His First Knife

I remember when I got my first jackknife. The exact date is a little foggy, but I do recall it was also the day I got stitches for the first time. I was out of diapers by then, give or take a few years, which was a suitable milestone for a boy raised in the unforgiving prairies of Saskatchewan, Canada; to get his first knife. Ralph Goodlad quietly pulled it from his pants pocket and handed it to me. It was magnificent. It was shiny silver with a pearlescent green handle, the kind Daniel Boone would have carried when he was a boy, I imagined. I could hardly breathe.

My mother was unamused, but only mildly so. With a furrowed brow she issued the standard maternal disclaimers and warnings about eyes being poked out and fingers getting chopped off and none of it being her fault as I ran out the back door to find a tree branch to whittle. The hills behind our house were undeveloped, wild, thickly treed, and teeming with every manner of nature. Befitting of all romantic and heroic tales, I hiked deep into the forest on my quest, and it was there that I found the perfect whittling stick. I examined it closely with the eye of a seasoned artisan. Satisfied with my discovery I opened my knife carefully and placed the razor-sharp edge against the wood. With one hardy stroke the bark yielded to my blade, and I had entered the dawn of my manhood.

I whittled away on that chunk of wood for a while and when it started looking like something worth showing off, I put it in my pocket. Then I began folding my knife. To this point, my jackknife orientation had been limited to how not to brandish the weapon irresponsibly, but regrettably, I have no recollection of any discourse on the topic of safely folding the knife once I was done using it. In the absence of that particular skill I was destined to learn, much to my chagrin, how to do it the wrong way.

The new blade struck my finger sudden and sure, with the malice of a viper. I ran home as fast as my boots would carry me, still clutching the weapon. Blood gushed by the gallon, I was certain, and my mother with the obligatory “I told you so”, brought little comfort to the situation. My dad, showing remarkable composure, was making light of the whole ordeal knowing it was, as I understand it now, a rite of passage. It was a quiet ride to the hospital, but then it may have just seemed that way being so close to death from blood loss. The nurse was comforting, kind, and gentle, and she most assuredly saved my life that day. As I recall she made a swishing noise when she walked by, like an angel would. It took a few minutes but soon enough I was stitched up and on my way.

Despite my early concerns, I survived, evidently to one day write this story. And the offending finger, now functioning as well as any finger should, is one of many I am using to write this tale. It was a special time in my boyhood, and now the time has come for my sons to take their necessary and indelible steps into manhood.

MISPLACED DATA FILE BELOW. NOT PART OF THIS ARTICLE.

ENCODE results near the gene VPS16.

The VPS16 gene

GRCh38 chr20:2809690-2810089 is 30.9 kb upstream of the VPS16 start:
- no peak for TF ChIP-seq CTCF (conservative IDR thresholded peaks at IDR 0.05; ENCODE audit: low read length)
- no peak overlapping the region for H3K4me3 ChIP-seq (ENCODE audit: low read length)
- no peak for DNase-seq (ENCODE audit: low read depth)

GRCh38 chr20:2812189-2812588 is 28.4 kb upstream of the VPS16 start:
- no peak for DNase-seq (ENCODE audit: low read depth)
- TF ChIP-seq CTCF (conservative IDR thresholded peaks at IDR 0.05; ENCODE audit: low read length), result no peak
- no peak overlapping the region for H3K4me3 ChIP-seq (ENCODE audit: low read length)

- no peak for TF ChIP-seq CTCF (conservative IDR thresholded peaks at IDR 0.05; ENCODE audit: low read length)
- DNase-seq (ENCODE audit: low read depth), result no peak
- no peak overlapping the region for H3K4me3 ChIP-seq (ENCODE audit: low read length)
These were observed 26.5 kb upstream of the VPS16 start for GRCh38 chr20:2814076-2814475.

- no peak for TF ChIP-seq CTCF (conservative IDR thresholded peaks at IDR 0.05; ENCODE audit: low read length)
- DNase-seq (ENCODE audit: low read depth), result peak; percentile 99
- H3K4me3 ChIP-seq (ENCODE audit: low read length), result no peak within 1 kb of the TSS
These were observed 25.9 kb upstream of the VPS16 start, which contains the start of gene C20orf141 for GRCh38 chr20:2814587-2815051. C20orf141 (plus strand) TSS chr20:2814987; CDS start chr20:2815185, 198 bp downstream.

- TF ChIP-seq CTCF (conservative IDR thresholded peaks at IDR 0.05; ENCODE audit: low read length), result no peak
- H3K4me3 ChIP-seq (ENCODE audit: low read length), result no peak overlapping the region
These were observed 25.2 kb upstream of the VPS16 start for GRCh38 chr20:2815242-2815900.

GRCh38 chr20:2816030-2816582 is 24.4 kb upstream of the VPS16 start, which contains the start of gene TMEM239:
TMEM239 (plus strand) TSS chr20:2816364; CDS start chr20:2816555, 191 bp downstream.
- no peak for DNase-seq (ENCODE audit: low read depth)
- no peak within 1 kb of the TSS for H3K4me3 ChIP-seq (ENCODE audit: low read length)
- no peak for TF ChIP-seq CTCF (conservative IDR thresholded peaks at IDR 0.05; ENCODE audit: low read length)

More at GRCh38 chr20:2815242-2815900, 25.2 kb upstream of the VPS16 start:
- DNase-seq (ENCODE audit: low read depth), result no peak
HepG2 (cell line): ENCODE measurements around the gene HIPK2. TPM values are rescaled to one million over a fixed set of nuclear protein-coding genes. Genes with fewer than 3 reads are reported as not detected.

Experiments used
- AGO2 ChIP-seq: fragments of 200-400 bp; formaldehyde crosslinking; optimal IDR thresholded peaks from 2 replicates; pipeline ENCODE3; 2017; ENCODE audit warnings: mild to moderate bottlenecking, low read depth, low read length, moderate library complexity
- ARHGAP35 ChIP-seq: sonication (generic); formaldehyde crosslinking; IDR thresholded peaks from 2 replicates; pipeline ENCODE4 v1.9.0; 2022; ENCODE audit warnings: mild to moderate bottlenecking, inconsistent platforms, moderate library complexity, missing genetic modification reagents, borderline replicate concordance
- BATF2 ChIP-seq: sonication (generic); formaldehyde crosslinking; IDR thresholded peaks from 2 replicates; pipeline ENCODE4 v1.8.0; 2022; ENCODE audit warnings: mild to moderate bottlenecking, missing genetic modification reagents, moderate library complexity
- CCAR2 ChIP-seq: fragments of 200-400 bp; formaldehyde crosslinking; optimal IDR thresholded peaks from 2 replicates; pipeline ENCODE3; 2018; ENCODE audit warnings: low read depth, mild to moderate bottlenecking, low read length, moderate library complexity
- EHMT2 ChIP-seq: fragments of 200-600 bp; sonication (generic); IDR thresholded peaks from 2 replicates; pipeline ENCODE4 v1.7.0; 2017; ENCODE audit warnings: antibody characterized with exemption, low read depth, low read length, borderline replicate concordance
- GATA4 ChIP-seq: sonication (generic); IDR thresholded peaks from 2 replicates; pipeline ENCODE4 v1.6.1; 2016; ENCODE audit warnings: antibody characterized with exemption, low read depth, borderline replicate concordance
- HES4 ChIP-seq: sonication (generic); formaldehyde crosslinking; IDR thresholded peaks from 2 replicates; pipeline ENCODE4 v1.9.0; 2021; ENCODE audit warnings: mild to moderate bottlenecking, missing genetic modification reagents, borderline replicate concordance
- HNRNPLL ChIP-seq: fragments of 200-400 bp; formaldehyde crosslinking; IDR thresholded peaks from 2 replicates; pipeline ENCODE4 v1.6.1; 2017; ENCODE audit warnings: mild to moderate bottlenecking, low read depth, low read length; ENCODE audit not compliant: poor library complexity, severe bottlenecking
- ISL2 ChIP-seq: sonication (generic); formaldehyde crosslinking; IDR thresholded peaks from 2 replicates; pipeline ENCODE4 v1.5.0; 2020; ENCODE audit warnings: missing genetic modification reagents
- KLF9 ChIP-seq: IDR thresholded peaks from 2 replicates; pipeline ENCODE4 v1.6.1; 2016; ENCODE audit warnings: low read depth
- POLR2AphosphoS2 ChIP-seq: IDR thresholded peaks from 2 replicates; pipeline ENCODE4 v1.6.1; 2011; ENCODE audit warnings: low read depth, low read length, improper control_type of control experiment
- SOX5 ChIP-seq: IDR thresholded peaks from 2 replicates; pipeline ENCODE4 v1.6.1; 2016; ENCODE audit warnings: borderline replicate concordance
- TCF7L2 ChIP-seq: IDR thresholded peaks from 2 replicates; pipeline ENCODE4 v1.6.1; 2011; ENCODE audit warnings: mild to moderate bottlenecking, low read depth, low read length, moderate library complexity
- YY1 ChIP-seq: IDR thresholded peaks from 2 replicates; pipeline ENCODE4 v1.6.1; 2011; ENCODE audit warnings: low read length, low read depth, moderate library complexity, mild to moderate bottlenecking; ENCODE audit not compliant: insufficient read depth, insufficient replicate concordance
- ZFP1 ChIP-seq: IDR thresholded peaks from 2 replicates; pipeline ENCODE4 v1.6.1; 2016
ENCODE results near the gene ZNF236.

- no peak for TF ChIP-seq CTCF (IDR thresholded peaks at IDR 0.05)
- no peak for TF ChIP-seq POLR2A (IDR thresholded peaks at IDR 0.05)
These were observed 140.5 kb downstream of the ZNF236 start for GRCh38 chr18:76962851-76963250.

Today it was Cole’s turn. He is four now, almost driving age in Saskatchewan, and high time the boy got his first knife. There must be rules, of course. There is responsibility to prove and trust to earn. Most of which will be gained by him not touching the knife unless dad is right there with him. I planned to begin with the standard brandishing guidelines, complete with examples of gory endings to decisively drive the point home. Excuse the pun. He received it well and agreed.

And avoiding the oversight of my father so many years ago, we invested extra time discussing the physics and engineering related to folding knives and how sharp and pointy blades are the natural enemy of fingers. Once I had regaled the boy with my historic recollection of what knives like doing to fingers, sheer terror had sufficiently dwarfed his curiosity and I was certain any accident would be just that, and not the result of some misguided attempt at testing his invincibility.

I pulled the truck into a parking lot where there were plenty of trees. We took our time and together we found a stick, looked it over real close and deemed it a good candidate. I set him on the tailgate of the truck, he pulled out his knife and opened it. I would be lying if I were to say the moment wasn’t misty, but I soon recovered. I opened mine and showed him how to skin the bark off a branch, then started whittling. He watched intently, serious as can be, and when I handed him his stick, he followed every step to a tee. I sat beside him and we whittled together like two old-timers, swapping stories about everything and nothing as we passed the time together.

I won’t forget today. It was one of those days you dream about having with your son. I don’t suppose he will either. I asked him to keep it a secret for now. It’s Kwamane’s turn tomorrow and he will get the exact same kind of knife as I gave Cole. It will be just as special a moment for him too. Cole was just as excited for Kwamane as he was about getting his own knife. When we got home, he kept his word and refused to share our secret, a testament to the love he has for his big brother Kwamane.

It’s been said that boys need fathers, and I stand on that belief. I also believe that fathers need their sons, and both need plenty of time together like God blessed us with today. It’s how we teach our sons to become good men, and we become better men in the teaching. If we don’t like the world and what it has to say, we have the power to change it. And it’s done with love, and time spent, as we lovingly shape our kids by our example into the adults God intended them to be.

Train up a child in the way he should go, And when he is old he will not depart from it.
Proverbs 22:6 (NKJV)

Feature Stories

Leave a Reply

This site uses Akismet to reduce spam. Learn how your comment data is processed.

Shop Blessed